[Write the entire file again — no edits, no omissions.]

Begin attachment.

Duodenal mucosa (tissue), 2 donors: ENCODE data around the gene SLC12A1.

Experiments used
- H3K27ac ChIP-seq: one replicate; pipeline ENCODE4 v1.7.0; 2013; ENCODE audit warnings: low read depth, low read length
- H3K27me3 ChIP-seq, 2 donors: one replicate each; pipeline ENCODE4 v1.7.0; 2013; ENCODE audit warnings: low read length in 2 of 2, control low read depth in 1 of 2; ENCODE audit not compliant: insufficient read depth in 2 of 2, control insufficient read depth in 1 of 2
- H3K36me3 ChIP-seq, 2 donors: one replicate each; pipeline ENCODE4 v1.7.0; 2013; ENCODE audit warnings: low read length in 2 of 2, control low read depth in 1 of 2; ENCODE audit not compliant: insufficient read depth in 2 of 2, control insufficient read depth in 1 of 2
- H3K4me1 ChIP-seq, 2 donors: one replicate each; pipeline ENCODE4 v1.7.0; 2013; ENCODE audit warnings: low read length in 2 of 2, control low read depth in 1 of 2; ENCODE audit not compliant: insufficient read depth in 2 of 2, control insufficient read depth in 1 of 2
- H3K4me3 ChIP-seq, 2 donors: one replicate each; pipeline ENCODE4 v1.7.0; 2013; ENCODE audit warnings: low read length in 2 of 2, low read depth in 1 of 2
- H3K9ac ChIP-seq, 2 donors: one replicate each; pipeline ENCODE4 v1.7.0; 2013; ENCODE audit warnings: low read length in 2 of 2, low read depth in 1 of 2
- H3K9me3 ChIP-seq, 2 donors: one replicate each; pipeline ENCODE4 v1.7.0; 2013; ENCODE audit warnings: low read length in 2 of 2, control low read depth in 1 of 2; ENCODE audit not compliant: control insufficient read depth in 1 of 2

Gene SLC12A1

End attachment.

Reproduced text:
Duodenal mucosa (tissue), 2 donors: ENCODE data around the gene SLC12A1.

Experiments used
- H3K27ac ChIP-seq: one replicate; pipeline ENCODE4 v1.7.0; 2013; ENCODE audit warnings: low read depth, low read length
- H3K27me3 ChIP-seq, 2 donors: one replicate each; pipeline ENCODE4 v1.7.0; 2013; ENCODE audit warnings: low read length in 2 of 2, control low read depth in 1 of 2; ENCODE audit not compliant: insufficient read depth in 2 of 2, control insufficient read depth in 1 of 2
- H3K36me3 ChIP-seq, 2 donors: one replicate each; pipeline ENCODE4 v1.7.0; 2013; ENCODE audit warnings: low read length in 2 of 2, control low read depth in 1 of 2; ENCODE audit not compliant: insufficient read depth in 2 of 2, control insufficient read depth in 1 of 2
- H3K4me1 ChIP-seq, 2 donors: one replicate each; pipeline ENCODE4 v1.7.0; 2013; ENCODE audit warnings: low read length in 2 of 2, control low read depth in 1 of 2; ENCODE audit not compliant: insufficient read depth in 2 of 2, control insufficient read depth in 1 of 2
- H3K4me3 ChIP-seq, 2 donors: one replicate each; pipeline ENCODE4 v1.7.0; 2013; ENCODE audit warnings: low read length in 2 of 2, low read depth in 1 of 2
- H3K9ac ChIP-seq, 2 donors: one replicate each; pipeline ENCODE4 v1.7.0; 2013; ENCODE audit warnings: low read length in 2 of 2, low read depth in 1 of 2
- H3K9me3 ChIP-seq, 2 donors: one replicate each; pipeline ENCODE4 v1.7.0; 2013; ENCODE audit warnings: low read length in 2 of 2, control low read depth in 1 of 2; ENCODE audit not compliant: control insufficient read depth in 1 of 2

Gene SLC12A1